My turn: Gov. Newsom can confront climate change by restoring what we once had
Close to the geographic heart of California, a California Conservation Corps crew experienced climate change ground zero last July.
The crew was working on the largest floodplain restoration project underway in the state, at Dos Rios Ranch in Stanislaus County, planting thousands of native trees, shrubs and grass, under direction of our nonprofit group, River Partners.
The restored floodplain will provide flood security, habitat for endangered species, and many other climate-protection benefits.
As the crew worked, the northern horizon turned gray and air quality reached threatening levels. Northern California was on fire.
Soon after, our crew departed to support firefighters on the massive Carr Fire. It was the first time in River Partners’ 20-year history that our crew transitioned overnight into a full-fledged climate response unit: one fighting floods and fires back-to-back.
Climate change is projected to decrease our snowpack, which will increase wildfires and magnify extreme weather events including drought and floods. From now on, we must learn to fight all three every year, sometimes simultaneously.
Based on his statements, Gov. Gavin Newsom may not follow the Brown administration path on water policy. Indeed, the first months of a new administration are a time when new ideas can sprout.
River Partners and our allies have shown that we take nonpartisan, locally-based action to protect communities, farms and environment from the triple water threats of climate change. Over the past two decades, we have done this on over 100 projects across the state.
Our floodplain reforestation projects are biodiversity hotspots and climate-protection powerhouses that cost far less than old-fashioned gray infrastructure of levees, dams and reservoirs.
They provide highly-effective flood safety by strategically spreading floodwater. Floodplain forests combat the effects of drought by recharging groundwater and increasing freshwater supply.
Wildlife feeling the stress of climate change can shelter, feed and breed in these restored ecosystems, which also store carbon at more than twice the rate of mature forests.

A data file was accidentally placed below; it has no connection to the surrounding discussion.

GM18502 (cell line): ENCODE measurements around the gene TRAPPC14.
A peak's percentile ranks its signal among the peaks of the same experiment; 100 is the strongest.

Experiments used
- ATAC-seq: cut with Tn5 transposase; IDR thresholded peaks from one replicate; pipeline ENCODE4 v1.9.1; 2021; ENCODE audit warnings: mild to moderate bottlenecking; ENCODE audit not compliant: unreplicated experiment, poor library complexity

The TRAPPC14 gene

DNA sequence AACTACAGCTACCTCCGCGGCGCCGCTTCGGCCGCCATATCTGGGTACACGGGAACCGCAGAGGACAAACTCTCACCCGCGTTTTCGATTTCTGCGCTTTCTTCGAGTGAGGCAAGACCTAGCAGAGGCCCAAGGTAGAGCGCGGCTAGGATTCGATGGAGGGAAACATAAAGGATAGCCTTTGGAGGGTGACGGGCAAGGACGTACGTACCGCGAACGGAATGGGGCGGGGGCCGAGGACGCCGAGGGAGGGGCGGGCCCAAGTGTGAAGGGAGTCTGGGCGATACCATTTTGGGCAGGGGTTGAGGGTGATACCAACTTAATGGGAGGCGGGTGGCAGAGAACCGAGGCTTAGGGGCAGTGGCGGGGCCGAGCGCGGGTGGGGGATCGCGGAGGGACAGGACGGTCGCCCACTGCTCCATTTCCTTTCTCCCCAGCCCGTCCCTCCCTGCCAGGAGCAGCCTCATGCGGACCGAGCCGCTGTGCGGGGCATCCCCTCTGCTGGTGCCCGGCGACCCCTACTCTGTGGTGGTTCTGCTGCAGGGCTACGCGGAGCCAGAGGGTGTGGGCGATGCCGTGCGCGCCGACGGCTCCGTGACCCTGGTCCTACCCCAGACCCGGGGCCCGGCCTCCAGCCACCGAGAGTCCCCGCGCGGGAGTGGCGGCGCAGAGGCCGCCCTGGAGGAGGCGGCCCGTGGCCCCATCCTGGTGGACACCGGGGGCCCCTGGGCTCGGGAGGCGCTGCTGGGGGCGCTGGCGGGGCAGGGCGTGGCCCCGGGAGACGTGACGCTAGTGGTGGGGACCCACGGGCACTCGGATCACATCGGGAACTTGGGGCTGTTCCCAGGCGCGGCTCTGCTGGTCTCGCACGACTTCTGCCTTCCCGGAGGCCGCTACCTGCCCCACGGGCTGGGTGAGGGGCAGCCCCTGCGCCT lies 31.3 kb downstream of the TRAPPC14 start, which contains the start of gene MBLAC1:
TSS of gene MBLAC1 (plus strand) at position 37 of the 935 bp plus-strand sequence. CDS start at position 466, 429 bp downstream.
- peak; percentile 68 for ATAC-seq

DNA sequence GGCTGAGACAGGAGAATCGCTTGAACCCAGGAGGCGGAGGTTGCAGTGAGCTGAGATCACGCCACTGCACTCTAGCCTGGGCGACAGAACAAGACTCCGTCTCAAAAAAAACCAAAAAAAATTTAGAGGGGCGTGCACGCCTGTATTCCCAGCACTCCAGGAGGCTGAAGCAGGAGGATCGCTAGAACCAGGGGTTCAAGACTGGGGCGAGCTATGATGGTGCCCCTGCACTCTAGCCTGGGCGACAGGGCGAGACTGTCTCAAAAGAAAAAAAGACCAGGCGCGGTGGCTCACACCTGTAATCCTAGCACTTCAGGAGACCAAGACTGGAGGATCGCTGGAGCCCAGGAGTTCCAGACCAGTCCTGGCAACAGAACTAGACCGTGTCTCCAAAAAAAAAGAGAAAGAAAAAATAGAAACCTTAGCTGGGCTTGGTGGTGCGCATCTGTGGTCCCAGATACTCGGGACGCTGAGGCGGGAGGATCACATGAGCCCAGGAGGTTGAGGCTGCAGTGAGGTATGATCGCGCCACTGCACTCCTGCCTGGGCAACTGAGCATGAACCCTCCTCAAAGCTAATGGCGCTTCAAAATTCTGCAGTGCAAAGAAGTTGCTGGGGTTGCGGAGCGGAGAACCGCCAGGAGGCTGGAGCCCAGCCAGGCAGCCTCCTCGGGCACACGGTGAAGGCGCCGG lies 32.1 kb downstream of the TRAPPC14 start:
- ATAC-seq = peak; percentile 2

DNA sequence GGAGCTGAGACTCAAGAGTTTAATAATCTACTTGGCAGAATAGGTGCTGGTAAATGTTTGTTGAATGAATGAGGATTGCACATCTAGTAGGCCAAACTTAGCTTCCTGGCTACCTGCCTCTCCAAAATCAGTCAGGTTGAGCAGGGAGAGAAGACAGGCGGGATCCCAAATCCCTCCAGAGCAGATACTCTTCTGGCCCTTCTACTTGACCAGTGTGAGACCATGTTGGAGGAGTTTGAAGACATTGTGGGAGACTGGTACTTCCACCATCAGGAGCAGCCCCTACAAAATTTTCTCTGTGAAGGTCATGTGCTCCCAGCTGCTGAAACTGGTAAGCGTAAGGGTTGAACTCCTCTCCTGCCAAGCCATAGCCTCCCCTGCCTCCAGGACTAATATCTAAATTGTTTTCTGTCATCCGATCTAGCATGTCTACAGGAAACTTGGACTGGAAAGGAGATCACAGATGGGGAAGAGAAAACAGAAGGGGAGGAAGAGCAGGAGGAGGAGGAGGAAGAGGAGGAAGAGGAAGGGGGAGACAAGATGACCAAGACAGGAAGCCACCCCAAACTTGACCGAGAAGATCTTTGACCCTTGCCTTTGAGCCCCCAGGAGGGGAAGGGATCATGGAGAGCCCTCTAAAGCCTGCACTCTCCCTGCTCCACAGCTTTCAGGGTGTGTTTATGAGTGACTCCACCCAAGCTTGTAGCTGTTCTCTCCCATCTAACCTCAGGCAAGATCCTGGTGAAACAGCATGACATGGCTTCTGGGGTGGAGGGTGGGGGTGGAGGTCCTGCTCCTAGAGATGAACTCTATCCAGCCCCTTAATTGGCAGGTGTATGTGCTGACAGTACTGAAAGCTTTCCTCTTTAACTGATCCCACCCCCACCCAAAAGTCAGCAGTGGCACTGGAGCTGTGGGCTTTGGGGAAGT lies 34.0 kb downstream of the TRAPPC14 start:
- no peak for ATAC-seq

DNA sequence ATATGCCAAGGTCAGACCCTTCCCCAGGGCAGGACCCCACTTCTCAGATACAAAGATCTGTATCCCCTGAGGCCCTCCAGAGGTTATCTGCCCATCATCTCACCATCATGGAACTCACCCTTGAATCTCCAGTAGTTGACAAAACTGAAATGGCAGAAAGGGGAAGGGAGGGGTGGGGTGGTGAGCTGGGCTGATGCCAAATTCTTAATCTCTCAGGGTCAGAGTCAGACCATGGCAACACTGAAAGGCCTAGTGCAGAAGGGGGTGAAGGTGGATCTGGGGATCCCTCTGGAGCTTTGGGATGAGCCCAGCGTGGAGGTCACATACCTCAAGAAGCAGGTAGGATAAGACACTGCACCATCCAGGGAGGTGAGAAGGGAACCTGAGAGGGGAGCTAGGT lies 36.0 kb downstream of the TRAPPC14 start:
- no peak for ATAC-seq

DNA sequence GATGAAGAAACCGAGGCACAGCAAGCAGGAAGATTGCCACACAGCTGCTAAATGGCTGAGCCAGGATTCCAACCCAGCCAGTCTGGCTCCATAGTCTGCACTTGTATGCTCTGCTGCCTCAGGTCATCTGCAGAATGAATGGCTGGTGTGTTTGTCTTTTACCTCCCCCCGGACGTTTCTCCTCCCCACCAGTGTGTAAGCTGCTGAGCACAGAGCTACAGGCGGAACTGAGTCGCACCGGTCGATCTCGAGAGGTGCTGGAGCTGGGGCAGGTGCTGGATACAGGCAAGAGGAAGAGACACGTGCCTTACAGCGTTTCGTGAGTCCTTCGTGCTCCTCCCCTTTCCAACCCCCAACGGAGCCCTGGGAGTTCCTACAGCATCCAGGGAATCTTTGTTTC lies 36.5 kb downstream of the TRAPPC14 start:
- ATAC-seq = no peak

California’s visionary 2017 Central Valley Flood Protection Plan says that the Dos Rios Project, and others like it, are needed to prepare for the impacts of a warming climate.
The Flood Plan forecasts that climate change will turn much of today’s snowpack into rain, leading to an 80 percent increase in peak San Joaquin River flood flows. That’s a daunting prospect for towns along the San Joaquin River already vulnerable to rising rivers.
The good news is that River Partners and our partners across the state have a blueprint for cost-effective, natural solutions to the formidable challenges California faces as our planet warms. To secure California’s future, we need statewide leadership to prioritize and expand floodplain restoration today.
River Partners and our partners know that successful restoration projects take years of sustained effort. In our distraction-filled world, it can be tough to keep our eyes on the ball. It’s easy to convince people to invest in flood solutions right after a flood, or discuss fire after a catastrophic burn, or focus on conservation after a long drought. From now on, we must keep our eyes on all three of these balls, every year.
California is a world leader on climate issues. The Newsom administration and the California Legislature have an opportunity to expand California’s global leadership in ecosystem recovery and integrated, climate-smart water management.
Here at River Partners, we hope this is the kind of new water solution that Gov. Newsom is looking for. Consider this a standing invitation for a visit to Dos Rios Ranch, climate change ground zero.
Julie Rentner is executive vice president of River Partners, [email protected] She wrote this commentary for CALmatters.